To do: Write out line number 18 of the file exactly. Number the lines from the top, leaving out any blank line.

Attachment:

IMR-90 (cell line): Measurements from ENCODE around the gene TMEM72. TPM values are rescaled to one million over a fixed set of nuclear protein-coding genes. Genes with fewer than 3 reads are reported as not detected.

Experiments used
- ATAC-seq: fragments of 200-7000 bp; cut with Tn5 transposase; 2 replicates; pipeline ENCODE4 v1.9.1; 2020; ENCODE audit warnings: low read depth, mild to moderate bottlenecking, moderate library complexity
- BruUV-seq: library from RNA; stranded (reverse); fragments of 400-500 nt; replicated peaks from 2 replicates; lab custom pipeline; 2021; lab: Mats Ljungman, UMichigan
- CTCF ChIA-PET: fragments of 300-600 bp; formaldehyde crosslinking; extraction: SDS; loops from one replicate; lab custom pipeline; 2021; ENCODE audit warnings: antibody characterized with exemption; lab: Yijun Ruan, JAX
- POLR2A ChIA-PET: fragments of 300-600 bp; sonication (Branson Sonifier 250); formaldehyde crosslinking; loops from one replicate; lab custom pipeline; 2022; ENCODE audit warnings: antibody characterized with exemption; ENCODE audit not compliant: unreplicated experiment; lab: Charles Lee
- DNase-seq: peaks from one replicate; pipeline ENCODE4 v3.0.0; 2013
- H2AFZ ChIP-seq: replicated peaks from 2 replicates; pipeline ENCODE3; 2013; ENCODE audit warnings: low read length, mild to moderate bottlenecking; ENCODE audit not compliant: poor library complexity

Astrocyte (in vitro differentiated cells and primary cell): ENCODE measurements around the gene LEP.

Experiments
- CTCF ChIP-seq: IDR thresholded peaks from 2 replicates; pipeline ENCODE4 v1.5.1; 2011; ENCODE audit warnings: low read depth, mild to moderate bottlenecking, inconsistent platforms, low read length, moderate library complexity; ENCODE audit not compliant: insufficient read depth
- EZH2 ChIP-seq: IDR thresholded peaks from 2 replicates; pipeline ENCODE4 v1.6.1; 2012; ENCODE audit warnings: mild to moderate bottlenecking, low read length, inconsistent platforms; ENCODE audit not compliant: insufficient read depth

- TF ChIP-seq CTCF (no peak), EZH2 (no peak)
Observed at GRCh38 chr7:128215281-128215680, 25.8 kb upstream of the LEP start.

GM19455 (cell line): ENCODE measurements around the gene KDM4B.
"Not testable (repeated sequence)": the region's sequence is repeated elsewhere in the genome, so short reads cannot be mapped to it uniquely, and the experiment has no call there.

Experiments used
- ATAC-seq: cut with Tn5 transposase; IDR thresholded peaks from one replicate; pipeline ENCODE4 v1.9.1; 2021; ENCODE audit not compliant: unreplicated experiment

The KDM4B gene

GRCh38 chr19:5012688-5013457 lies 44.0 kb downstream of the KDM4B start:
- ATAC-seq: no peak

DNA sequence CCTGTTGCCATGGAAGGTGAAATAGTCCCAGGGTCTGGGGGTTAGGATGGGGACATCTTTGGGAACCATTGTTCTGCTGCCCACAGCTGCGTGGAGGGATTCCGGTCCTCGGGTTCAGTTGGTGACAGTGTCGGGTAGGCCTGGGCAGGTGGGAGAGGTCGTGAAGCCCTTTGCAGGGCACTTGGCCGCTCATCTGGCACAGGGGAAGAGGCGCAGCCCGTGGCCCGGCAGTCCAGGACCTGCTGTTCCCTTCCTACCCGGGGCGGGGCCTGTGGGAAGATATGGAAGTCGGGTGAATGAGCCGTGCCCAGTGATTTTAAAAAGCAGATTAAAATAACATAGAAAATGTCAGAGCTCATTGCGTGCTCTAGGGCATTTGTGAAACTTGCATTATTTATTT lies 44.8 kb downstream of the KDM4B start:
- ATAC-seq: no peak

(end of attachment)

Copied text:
- ATAC-seq: cut with Tn5 transposase; IDR thresholded peaks from one replicate; pipeline ENCODE4 v1.9.1; 2021; ENCODE audit not compliant: unreplicated experiment